Sometimes a trip to the playground is a frustrating exercise in attempted adult conversation. Other times, you get some truth bombs laid out that resonates with you long after the afternoon is over.
Just a week before Thanksgiving this year, I had our third son.
Many people at my middle son’s preschool offered to bring a meal. But I did not accept, mostly feeling guilty over the timing of the birth, smack dab in the middle of the busy holiday season. To be honest, I did not accept any help other than from my Mom and Dad who were able to stay with us for a week.
Today, four months later, I was chatting with a friend at the playground after pick up. She had recently made a meal for one of the other moms who just had a baby and said to me, “I’d still love to make dinner for your family. It’s never too late, you know.”
After the dust has settled and I am back in my old routine of making dinners and caring for three children while my husband is gone 15 hours a day, I am in no position to not accept such a generous offer. I told her that would be much appreciated, but that she did not need to do it.
She then told me that she had been unable to offer in the fall, having just undergone some major surgery. During that time, a friend had offered to cook for her family and she too turned it down.
This is when she laid it on me. She said she realized that she was robbing that woman of the joy of helping her as a friend.
I realized she was so right. As a friend, I want to help my friend with the new baby. I have signed up for her Meal Train but I have also unexpectedly offered to pick up her son from school. I have watched my other girlfriend’s daughter on a late start snow day so she didn’t have to take time off work.
These women have also helped me by walking my child into school or picking him up from the classroom so I don’t have to bring the baby out into the cold. We help in the ways we can; it’s the give and take that makes a friendship stronger.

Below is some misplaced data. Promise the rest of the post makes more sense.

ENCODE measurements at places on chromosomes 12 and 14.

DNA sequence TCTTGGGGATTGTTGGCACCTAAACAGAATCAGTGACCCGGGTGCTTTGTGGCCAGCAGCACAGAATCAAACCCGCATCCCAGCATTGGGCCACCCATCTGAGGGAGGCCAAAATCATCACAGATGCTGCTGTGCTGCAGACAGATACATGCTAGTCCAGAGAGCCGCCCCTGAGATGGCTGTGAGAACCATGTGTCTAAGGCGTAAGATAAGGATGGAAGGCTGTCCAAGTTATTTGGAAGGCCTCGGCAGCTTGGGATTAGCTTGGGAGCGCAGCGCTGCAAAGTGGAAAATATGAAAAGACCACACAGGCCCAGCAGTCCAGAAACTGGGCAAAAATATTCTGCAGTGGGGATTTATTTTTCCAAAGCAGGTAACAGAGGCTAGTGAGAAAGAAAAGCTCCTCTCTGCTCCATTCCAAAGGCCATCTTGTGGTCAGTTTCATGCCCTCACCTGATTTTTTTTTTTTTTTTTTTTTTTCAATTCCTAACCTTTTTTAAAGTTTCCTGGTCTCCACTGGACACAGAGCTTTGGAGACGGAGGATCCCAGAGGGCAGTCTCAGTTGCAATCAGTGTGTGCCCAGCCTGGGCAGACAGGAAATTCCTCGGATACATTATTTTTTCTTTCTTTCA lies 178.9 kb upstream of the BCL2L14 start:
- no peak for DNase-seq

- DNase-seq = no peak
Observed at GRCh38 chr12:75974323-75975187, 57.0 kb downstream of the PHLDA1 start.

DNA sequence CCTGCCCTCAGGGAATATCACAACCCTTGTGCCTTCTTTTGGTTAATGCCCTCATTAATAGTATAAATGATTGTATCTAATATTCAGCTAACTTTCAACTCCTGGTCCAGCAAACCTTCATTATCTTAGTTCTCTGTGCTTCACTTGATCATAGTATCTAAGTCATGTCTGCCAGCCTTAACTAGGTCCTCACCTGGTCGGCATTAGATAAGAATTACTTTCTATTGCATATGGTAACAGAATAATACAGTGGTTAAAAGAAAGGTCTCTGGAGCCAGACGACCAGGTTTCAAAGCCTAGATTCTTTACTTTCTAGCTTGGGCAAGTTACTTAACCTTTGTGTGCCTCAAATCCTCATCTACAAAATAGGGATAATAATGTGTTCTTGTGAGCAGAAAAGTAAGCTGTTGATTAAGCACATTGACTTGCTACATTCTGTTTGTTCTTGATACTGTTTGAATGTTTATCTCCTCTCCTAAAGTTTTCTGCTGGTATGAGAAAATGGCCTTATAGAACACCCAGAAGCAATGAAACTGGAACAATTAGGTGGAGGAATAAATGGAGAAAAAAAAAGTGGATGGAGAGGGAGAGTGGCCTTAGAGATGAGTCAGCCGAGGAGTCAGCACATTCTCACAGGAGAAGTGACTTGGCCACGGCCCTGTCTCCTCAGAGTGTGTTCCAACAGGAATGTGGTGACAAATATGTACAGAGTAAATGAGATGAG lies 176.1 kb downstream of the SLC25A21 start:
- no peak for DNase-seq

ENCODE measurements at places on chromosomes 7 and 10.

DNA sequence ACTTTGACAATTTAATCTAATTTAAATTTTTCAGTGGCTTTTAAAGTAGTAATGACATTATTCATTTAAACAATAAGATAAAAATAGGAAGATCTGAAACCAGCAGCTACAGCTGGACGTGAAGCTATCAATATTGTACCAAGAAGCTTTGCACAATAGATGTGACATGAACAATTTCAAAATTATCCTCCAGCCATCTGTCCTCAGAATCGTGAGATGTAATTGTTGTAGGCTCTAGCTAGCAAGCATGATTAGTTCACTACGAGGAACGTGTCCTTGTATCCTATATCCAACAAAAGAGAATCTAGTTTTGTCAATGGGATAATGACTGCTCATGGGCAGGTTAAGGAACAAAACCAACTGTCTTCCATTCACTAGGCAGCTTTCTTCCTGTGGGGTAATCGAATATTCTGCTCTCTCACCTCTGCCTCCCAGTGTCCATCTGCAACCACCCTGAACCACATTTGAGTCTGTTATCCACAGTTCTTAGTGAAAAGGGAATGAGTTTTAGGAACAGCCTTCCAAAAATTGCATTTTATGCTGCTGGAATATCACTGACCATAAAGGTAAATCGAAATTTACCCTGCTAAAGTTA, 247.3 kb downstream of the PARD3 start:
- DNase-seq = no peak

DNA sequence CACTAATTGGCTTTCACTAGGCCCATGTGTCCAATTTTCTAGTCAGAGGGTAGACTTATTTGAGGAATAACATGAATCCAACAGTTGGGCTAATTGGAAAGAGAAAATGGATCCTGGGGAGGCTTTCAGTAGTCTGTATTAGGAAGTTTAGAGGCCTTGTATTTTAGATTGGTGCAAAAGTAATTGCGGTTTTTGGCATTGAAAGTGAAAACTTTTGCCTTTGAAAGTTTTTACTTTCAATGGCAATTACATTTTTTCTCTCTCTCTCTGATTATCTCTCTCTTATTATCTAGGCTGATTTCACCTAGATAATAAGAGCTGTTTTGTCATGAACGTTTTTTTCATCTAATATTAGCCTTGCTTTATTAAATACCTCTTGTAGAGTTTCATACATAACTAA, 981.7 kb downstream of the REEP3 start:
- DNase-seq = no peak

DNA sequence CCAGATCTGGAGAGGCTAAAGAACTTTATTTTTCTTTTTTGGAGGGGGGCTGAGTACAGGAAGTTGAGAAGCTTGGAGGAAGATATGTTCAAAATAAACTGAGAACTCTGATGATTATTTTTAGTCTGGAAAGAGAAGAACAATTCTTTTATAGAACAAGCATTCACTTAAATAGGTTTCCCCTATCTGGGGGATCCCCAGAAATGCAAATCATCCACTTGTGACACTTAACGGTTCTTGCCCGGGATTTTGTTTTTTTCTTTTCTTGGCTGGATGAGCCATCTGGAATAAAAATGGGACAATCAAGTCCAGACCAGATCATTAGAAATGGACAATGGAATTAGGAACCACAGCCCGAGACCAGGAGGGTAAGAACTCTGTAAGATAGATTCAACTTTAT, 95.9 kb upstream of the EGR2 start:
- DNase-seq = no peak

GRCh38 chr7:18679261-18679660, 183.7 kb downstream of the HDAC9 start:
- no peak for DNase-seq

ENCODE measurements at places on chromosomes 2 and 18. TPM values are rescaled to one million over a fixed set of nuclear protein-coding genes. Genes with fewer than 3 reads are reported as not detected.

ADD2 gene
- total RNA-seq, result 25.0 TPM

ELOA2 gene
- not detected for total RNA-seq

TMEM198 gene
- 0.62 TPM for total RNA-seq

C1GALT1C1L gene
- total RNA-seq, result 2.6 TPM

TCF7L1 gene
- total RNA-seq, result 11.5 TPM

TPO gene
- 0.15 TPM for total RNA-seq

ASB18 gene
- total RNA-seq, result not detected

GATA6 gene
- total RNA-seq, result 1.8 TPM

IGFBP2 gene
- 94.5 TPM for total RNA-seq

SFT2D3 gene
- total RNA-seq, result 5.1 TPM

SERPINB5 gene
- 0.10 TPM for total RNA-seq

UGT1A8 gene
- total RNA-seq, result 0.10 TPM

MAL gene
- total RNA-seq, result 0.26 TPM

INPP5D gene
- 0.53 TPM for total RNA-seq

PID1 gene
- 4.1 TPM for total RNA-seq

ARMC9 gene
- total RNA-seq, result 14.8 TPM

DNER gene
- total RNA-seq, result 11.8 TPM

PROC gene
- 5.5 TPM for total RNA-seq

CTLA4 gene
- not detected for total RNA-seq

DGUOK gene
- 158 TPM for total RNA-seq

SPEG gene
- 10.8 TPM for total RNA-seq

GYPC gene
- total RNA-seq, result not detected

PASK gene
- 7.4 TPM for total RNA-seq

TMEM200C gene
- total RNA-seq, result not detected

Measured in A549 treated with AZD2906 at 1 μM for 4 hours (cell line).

So many of us, myself included, pride ourselves on self-sufficiency. But maybe we should focus more on relinquishing control and letting others lift us up?
Whether you’ve had a new baby, are caring for a sick loved one, start a new job or move to a new post, it’s never too late to accept a meal or an offer from a friend to watch a child. Friendship really is a two-way street.
Not only are we showing the generosity of spirit to the recipient, but we are also modeling behavior that we hope to instill in our children. Don’t we want them to be the ones who offer a friend in need a helping hand? We also need to show them that accepting help isn’t a sign of weakness, but a mark of trust in and love for a friend.
The bottom line is, most people do not offer help that they don’t want to give.
Rather than rejecting a thoughtfully cooked meal or an impromptu playdate, believe that the giver wholeheartedly wants to help you. In the words of my friend, do not rob them of the joy of giving. Sometimes just an offer of help is all we need to brighten our day and reassure us that we’re not doing this whole mothering thing alone.
Are there times when you’ve turned down an offer of help that you really could have used? Looking for some recipes to share with a friend? Try these!